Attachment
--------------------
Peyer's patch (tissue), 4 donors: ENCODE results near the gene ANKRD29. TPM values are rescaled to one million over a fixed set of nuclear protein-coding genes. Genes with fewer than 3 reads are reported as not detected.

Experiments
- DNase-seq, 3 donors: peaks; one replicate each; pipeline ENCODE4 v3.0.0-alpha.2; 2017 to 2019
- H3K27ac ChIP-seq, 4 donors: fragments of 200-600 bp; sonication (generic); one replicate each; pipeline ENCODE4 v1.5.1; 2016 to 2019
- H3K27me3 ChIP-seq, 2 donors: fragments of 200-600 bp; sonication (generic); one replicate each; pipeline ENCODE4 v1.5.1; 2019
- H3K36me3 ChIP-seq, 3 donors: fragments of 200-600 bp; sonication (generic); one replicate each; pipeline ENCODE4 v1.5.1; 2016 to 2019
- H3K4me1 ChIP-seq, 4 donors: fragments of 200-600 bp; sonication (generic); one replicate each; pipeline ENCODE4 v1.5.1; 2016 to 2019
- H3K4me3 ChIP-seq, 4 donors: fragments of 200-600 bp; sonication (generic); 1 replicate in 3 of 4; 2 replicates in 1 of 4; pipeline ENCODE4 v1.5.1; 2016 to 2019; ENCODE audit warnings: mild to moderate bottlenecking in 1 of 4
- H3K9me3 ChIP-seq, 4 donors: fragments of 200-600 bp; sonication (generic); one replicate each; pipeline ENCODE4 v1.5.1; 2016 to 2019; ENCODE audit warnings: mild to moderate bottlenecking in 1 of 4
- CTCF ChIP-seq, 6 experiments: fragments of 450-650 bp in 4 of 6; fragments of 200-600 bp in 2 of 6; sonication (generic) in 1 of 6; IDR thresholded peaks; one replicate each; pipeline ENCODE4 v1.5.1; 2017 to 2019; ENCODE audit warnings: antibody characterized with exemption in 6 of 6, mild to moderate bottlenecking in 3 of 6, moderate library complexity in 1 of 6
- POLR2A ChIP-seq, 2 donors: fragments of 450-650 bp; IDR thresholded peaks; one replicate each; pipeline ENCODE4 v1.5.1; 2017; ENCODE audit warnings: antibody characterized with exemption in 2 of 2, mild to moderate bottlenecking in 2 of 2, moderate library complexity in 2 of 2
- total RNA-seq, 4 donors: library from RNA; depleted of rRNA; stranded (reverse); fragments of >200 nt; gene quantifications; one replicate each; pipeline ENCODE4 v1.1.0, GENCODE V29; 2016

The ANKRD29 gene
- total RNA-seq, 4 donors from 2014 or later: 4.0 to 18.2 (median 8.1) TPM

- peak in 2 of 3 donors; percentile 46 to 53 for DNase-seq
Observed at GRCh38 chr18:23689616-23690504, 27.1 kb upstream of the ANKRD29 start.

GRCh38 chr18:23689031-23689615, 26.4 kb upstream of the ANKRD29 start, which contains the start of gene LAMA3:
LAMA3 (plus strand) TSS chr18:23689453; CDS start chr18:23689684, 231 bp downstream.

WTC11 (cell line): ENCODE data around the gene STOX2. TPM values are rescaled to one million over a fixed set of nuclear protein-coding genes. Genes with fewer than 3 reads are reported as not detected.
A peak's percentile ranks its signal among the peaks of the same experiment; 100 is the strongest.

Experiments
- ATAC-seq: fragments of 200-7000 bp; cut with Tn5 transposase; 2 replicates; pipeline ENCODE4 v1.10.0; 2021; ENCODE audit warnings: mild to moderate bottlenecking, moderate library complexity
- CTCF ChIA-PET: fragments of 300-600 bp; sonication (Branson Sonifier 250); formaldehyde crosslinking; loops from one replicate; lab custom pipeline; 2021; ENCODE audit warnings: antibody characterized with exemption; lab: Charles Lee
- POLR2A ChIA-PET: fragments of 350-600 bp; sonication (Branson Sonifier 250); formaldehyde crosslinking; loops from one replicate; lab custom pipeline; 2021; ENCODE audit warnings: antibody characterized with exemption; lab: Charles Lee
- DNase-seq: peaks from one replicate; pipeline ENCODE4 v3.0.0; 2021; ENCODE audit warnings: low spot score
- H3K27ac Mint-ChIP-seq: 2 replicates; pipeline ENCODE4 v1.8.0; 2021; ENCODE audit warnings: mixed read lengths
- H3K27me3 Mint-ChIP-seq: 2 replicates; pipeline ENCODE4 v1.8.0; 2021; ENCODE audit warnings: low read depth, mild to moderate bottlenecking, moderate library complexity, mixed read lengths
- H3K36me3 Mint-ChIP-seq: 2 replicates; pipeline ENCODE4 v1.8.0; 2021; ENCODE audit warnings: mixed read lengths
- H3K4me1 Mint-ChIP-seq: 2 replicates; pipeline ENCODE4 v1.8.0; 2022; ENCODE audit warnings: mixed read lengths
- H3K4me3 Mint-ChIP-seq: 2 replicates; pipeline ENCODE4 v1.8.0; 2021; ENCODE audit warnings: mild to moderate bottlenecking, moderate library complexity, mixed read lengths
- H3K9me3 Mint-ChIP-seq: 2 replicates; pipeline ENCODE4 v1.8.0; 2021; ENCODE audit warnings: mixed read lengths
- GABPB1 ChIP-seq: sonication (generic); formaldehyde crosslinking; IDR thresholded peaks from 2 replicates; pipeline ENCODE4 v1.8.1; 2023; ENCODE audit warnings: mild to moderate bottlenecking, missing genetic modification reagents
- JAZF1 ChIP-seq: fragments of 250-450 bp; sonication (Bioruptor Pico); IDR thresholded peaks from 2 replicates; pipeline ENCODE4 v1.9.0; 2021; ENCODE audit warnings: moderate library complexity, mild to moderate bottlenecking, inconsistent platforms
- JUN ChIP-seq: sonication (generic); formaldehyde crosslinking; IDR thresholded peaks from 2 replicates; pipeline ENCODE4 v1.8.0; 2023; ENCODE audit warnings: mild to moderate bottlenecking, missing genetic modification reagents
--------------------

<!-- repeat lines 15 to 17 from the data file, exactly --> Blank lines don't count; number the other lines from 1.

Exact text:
- peak in 2 of 3 donors; percentile 46 to 53 for DNase-seq
Observed at GRCh38 chr18:23689616-23690504, 27.1 kb upstream of the ANKRD29 start.

GRCh38 chr18:23689031-23689615, 26.4 kb upstream of the ANKRD29 start, which contains the start of gene LAMA3: